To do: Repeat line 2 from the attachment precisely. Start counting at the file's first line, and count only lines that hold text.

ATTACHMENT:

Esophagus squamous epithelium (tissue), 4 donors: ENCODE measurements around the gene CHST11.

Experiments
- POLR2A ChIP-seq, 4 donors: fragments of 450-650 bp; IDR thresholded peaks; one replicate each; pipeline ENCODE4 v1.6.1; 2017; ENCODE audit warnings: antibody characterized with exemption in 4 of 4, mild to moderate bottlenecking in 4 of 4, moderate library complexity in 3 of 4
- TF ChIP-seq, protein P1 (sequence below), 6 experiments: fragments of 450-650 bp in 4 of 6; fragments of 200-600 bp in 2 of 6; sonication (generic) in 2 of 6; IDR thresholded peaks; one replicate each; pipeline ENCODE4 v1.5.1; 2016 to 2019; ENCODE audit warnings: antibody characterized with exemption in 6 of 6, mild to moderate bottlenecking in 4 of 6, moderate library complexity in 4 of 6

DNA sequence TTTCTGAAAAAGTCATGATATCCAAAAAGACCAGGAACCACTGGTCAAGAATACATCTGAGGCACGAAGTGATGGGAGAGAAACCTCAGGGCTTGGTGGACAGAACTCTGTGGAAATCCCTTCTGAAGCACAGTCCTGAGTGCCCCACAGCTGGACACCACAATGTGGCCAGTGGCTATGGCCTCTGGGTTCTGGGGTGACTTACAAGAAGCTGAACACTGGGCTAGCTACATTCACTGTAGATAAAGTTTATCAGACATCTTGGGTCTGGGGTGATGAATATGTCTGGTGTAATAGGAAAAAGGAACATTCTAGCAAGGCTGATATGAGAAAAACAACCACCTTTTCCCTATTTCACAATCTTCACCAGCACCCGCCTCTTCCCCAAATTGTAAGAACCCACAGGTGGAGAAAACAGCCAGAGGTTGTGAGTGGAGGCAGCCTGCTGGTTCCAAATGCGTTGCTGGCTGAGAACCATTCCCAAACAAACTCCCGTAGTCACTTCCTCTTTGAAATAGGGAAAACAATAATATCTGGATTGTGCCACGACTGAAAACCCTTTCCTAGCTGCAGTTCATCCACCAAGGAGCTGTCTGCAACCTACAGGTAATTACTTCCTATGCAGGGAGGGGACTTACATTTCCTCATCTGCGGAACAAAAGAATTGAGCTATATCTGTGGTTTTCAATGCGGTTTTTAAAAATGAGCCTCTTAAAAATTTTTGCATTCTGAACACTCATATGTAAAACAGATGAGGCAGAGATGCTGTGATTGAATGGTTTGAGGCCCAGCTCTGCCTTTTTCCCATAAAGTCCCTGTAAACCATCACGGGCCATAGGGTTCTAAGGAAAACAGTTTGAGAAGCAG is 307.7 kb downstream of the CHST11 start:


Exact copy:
Experiments